Asked about the incident, Mr Emmanuel Gyezaho, the press and information officer at the EU office in Kampala, said: “I can confirm that today we couldn’t go.” He declined to share details.
There has been a somewhat frosty relationship between the EU and government since the events in Arua Municipality that led to the shooting to death of Robert Kyagulanyi aka Bobi Wine’s former driver, Yasin Kawuma, the arrest and charging with treason of the MP and 32 others.
In the scuffle that resulted from what security officials and President Museveni have said was a result of people in the Bobi Wine’s procession stoning the President’s car and shattering its rear windscreen, Mityana Municipality MP Francis Zaake and Bobi Wine were brutalised, requiring treatment abroad.
Bobi Wine has since returned from the US but Mr Zaake still remains hospitalised in India nearly two months later. At least five people sustained gunshot wounds in the Arua violence and scores were flogged by security agents. At least two people were killed in subsequent and related disturbances in Kampala and Mityana.
In a statement issued at the time, the EU delegation described the events as “very disquieting” and expressed deep concern.
Envoys of the United Kingdom, Germany, Italy and the EU visited Bobi Wine while he was in custody at Makindye Military Police barracks, which visit, sources say, did not go down well with government officials.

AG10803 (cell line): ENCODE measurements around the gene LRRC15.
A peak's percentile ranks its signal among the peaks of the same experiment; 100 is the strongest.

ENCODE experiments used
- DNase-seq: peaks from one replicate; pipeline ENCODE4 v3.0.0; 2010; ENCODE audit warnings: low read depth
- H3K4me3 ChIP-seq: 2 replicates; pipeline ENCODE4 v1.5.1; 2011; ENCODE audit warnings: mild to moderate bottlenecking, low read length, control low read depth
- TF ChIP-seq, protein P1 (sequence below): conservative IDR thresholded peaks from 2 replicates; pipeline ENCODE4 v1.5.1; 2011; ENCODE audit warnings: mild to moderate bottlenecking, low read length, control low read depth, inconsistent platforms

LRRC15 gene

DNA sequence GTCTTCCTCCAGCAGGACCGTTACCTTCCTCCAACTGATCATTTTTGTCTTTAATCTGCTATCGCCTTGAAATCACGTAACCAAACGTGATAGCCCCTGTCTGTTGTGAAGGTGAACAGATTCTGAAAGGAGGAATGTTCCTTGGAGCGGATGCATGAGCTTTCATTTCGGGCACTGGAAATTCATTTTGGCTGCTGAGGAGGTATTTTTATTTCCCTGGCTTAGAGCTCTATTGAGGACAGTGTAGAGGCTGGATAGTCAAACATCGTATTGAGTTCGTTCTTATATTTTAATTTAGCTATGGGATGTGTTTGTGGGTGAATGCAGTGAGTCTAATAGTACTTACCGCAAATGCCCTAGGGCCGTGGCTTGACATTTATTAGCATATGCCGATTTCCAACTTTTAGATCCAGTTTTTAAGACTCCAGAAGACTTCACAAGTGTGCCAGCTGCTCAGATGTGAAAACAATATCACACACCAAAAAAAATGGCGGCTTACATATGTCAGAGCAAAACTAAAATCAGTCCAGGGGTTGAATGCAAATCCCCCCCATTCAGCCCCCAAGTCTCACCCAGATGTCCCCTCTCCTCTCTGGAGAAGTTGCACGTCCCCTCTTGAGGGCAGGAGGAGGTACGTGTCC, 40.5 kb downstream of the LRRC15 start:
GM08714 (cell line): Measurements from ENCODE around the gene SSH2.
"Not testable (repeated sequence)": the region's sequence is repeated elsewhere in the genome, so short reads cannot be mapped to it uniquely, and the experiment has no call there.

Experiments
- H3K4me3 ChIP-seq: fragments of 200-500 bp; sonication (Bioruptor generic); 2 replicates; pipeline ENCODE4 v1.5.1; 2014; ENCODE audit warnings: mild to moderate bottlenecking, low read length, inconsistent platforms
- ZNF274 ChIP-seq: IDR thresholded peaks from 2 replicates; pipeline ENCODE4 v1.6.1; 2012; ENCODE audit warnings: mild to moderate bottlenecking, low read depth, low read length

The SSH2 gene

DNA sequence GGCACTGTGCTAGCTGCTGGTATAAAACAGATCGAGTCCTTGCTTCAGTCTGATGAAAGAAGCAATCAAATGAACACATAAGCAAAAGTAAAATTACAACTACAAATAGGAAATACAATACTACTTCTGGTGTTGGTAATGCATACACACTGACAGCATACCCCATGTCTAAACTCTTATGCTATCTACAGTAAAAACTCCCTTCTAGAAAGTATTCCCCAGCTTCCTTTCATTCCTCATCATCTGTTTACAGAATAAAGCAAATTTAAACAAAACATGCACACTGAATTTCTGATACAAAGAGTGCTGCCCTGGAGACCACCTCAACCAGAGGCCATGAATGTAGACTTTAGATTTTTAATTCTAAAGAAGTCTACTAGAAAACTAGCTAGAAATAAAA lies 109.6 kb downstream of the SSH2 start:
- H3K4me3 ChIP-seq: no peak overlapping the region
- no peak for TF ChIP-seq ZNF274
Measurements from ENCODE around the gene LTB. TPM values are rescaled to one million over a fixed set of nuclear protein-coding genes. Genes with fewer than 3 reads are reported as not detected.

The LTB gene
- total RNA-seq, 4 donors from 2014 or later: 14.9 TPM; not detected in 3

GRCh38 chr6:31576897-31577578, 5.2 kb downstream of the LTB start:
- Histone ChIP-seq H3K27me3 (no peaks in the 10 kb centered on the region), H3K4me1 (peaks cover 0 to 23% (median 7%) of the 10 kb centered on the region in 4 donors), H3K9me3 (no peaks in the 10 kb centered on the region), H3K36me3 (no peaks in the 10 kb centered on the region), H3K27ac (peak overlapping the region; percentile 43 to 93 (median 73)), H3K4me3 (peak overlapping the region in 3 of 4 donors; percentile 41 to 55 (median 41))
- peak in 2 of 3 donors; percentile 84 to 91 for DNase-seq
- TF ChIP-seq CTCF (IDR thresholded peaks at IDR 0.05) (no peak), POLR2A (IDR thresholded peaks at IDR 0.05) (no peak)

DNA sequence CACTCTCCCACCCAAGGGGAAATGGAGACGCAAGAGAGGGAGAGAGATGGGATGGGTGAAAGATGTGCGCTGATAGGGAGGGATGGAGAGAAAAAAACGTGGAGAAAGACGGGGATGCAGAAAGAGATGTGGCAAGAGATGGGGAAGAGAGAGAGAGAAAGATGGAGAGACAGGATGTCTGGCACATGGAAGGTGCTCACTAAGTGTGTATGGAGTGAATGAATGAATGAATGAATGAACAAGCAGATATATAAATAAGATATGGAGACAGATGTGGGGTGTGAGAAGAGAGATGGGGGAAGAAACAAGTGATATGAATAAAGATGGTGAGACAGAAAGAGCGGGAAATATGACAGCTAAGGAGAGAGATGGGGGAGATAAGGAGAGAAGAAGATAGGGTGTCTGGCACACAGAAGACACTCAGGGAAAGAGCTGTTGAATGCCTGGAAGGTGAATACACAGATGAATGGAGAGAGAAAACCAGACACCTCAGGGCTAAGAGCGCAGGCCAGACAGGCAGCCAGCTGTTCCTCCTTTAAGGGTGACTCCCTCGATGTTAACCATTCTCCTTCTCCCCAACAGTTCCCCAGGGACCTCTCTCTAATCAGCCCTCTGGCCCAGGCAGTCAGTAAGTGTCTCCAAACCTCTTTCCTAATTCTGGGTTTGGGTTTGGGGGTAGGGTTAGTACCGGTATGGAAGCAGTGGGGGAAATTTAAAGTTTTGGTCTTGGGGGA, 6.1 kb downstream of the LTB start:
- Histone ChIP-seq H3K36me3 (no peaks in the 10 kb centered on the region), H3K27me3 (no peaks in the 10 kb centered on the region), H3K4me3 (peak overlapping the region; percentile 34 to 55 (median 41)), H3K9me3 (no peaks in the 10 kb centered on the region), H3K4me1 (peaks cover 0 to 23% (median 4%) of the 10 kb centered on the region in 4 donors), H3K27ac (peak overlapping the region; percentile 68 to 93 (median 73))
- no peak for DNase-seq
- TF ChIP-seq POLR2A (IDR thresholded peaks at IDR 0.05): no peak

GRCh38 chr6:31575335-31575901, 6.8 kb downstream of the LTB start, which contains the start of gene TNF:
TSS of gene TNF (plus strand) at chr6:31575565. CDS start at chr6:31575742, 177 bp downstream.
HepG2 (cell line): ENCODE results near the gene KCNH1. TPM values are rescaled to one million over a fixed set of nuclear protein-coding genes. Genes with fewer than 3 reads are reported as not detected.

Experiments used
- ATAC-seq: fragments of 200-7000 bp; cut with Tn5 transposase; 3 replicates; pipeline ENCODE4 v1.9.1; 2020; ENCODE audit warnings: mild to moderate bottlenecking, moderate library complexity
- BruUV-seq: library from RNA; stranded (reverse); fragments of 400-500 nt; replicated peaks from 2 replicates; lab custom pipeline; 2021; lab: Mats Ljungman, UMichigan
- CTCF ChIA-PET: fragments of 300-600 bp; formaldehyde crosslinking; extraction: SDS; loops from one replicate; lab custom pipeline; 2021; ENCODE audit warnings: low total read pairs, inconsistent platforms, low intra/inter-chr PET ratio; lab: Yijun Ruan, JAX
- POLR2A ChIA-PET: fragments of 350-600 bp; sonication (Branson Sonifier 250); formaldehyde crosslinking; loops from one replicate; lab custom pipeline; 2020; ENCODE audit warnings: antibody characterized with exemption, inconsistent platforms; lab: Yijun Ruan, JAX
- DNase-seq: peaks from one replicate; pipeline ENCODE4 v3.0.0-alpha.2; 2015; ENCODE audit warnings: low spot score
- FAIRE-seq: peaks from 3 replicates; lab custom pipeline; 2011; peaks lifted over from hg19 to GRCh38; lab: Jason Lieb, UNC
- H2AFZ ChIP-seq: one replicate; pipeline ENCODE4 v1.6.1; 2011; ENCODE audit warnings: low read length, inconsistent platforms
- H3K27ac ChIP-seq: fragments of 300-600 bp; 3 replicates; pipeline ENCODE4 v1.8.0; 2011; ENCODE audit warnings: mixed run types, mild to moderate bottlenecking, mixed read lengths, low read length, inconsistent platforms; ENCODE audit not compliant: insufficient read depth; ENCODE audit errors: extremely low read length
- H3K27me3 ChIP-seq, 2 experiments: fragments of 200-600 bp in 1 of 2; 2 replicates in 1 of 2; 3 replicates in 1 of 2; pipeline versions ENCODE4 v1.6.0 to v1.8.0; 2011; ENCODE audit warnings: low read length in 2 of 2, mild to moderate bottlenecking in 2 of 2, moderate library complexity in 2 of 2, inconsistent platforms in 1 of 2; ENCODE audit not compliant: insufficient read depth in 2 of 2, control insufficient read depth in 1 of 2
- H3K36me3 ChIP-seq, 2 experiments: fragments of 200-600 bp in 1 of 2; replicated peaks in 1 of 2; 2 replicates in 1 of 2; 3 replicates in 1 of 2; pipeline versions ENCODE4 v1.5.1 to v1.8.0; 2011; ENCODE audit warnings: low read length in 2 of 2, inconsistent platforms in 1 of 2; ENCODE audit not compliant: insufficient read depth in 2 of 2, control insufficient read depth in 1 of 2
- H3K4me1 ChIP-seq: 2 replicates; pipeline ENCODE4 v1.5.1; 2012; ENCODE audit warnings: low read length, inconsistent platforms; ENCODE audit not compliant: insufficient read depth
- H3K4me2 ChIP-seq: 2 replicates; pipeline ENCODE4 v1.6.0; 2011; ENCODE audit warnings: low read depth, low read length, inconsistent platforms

Relations were further tested on September 13 when the EU Parliament issued a 14-point resolution accusing the Executive arm of the Uganda government of undermining Parliament. They called for the dropping of treason charges against Mr Kyagulanyi and others.
In response to the resolution, the government accused the EU of backing what they called “an indisciplined Opposition”, vowing not to give in to such pressure.
Addressing the media a week after the resolution was issued, Government spokesperson Ofwono Opondo said: “We also object to the condescending tone contained in the language of this resolution. The matters referred to in this resolution such as the threat to the security of the President while in Arua on August 13, the 33 arrested in connection with this incident, including the MPs and the regrettable loss of life of some of the people, are all under investigation by credible and competent arms of the state and overseen by an independent judicial system in Uganda.”